Johnson played dumb during his courtroom examination by Sanders. For example, after the OCSD lieutenant claimed he adamantly forbade Special Handling deputies to employ jailhouse snitches because of their notorious unreliability, the public defender placed a document written by Johnson on a large courtroom screen. It specifically stated that Special Handling deputies' formal responsibilities included handling and maintaining jailhouse "confidential informants."
Another document, one that had been taped to the wall in the Special Handling unit, also highlighted the deputies' obligation to cultivate and manage "informants." Though in charge of the unit for two years, Johnson claimed he'd never once seen that document in a tiny 10-foot-by-10-foot office. With the judge watching in amazement, the deputy asserted, "It just wasn't something I was going to allow."
The scandal has shown the willingness of Hutchens' crew to play lame word game in hopes of avoiding the production of evidence responsive to Goethals' lawfully issued court orders in Dekraai. On the witness stand, a heavily sweating Johnson insisted that informants weren't informants, but rather "sources of information," and that informant handlers in his agency weren't informant handlers, but rather "facilitators of information." Such games were part of OCSD's supposed plausible deniability if ever caught not surrendering demanded records on snitch activities.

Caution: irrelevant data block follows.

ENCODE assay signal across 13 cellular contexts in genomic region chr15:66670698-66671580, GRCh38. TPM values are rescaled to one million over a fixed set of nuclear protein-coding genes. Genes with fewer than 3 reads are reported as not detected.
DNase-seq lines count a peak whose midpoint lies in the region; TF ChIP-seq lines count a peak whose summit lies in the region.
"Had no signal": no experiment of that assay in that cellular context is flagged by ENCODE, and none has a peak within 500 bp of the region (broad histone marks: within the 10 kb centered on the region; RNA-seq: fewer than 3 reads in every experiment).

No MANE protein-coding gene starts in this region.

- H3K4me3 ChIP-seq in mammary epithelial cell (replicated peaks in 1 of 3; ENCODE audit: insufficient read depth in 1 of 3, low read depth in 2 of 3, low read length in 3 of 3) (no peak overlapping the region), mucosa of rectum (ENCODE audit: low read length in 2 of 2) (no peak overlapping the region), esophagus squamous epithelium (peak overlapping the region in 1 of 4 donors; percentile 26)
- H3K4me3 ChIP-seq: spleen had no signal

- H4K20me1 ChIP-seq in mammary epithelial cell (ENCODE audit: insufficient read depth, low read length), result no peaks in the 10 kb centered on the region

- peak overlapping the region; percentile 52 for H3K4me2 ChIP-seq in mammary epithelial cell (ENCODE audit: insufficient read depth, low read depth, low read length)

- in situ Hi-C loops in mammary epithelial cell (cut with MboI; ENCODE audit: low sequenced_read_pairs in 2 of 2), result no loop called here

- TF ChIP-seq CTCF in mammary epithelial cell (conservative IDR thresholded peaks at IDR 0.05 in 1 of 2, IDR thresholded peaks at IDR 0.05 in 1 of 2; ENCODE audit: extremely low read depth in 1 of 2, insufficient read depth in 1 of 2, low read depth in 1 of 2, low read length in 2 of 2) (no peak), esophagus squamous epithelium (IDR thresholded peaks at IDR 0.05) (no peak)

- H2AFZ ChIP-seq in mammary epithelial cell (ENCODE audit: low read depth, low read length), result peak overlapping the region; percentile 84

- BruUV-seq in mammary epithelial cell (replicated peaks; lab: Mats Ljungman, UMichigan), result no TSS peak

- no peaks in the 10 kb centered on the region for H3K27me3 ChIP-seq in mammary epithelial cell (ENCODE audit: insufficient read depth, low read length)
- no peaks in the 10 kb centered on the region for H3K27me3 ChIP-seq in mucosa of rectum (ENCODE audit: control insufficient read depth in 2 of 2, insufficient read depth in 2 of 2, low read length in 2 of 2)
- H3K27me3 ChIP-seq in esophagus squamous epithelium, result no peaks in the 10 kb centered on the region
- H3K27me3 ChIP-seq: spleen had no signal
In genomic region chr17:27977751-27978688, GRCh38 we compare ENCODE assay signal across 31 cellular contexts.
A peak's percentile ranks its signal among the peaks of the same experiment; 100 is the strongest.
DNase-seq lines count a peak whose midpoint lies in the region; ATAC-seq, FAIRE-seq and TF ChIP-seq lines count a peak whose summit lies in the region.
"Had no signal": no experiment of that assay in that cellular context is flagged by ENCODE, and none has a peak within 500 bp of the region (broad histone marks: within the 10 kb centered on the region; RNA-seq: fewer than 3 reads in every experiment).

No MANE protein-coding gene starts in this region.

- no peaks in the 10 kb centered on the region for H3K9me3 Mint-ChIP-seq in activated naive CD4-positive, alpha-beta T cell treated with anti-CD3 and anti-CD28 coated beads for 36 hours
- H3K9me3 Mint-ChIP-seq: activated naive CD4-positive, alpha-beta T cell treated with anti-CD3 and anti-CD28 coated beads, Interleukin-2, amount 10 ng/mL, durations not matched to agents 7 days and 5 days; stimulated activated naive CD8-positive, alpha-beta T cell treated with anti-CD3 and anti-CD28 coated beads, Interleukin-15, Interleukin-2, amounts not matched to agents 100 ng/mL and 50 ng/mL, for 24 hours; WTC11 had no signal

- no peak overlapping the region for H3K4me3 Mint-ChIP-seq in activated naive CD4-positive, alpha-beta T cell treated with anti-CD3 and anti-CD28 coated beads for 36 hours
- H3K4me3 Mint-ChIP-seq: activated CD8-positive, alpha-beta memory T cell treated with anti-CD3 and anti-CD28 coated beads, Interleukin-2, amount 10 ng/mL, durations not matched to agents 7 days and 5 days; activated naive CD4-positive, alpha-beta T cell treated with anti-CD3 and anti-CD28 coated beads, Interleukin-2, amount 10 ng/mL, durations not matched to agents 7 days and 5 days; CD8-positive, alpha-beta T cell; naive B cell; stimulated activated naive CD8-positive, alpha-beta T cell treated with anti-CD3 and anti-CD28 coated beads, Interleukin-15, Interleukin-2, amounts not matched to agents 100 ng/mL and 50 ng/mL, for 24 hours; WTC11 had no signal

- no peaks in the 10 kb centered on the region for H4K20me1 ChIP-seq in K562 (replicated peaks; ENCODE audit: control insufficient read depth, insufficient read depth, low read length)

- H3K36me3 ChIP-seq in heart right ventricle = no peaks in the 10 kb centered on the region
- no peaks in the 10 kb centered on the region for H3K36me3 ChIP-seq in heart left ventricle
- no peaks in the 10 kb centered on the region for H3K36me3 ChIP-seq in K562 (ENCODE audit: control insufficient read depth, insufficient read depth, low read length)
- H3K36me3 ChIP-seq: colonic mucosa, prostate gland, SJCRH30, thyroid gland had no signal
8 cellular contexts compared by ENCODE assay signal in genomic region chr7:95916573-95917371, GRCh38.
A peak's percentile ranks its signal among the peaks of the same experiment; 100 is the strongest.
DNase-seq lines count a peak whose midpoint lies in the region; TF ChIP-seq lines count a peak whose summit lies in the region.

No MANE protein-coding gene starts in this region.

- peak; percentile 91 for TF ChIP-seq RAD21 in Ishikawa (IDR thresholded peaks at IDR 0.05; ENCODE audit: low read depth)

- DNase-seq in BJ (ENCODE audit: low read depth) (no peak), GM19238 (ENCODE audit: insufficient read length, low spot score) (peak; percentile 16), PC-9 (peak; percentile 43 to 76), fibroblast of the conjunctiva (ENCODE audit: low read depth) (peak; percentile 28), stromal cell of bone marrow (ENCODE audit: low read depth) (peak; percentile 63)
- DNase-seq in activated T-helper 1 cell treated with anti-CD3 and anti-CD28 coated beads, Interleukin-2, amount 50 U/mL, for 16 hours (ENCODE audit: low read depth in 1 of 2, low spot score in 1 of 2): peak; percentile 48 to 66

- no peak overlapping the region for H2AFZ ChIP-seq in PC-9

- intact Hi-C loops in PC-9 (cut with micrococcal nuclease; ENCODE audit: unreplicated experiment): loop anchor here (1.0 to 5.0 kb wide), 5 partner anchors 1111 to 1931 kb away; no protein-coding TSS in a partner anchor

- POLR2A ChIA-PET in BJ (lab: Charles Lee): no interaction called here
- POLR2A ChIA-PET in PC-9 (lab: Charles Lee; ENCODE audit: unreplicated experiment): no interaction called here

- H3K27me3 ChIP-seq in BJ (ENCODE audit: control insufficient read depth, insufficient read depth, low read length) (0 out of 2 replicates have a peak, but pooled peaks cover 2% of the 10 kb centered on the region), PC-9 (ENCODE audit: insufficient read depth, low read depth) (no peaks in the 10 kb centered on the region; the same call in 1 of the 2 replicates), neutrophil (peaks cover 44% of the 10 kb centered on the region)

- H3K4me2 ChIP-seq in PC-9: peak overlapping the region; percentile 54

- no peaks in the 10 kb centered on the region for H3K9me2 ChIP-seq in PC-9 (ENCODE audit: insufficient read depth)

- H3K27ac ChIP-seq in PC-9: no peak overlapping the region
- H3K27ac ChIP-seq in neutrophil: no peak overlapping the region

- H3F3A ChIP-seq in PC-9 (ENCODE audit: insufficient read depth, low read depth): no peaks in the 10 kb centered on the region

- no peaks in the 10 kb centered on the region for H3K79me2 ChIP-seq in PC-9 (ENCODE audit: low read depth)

But if you really want to know the depth of our sheriff's corruption, consider this fact: Having determined Johnson was the one guy who might tell the truth about informant scandal cheating, Hutchens learned in late 2016 that the lieutenant planned to soon retire, which would have placed him outside her power. She immediately proclaimed he was a target of an Internal Affairs office investigation that could impact his retirement.
The supposed subject of his wrongdoing? His role in the Dekraai case, which, oddly, the sheriff has otherwise claimed her staff's innocence. There's also this: Johnson isn't even remotely tied to the case. He didn't work that investigation and wasn't in the jails when her other deputies committed illegal acts with informants who have gone unpunished.
Honest OCSD employees believe the sheriff's tactic compromised an ethically weak Johnson.
Sanders asked the lieutenant if he felt he'd been the victim of an intimidation tactic. Oh, no, he responded unconvincingly. But the attorney got him to admit he was angry by a move he saw as unfair and grossly unwarranted.
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At the end of his testimony and with the prompting of a hard-charging Sanders, Johnson made a forced admission. Seated in his direct line of sight in the back of the courtroom during two days' of testimony, the sheriff had placed Tracy L. Morris, one of her operatives, who takes home more than $295,000 annually from public coffers.
What is she doing there? Sanders asked.
Johnson said Morris told him privately before he took the witness stand that she was there "to monitor" his testimony.
Don't be surprised if Hutchens gives him a promotion and a pay raise before he retires.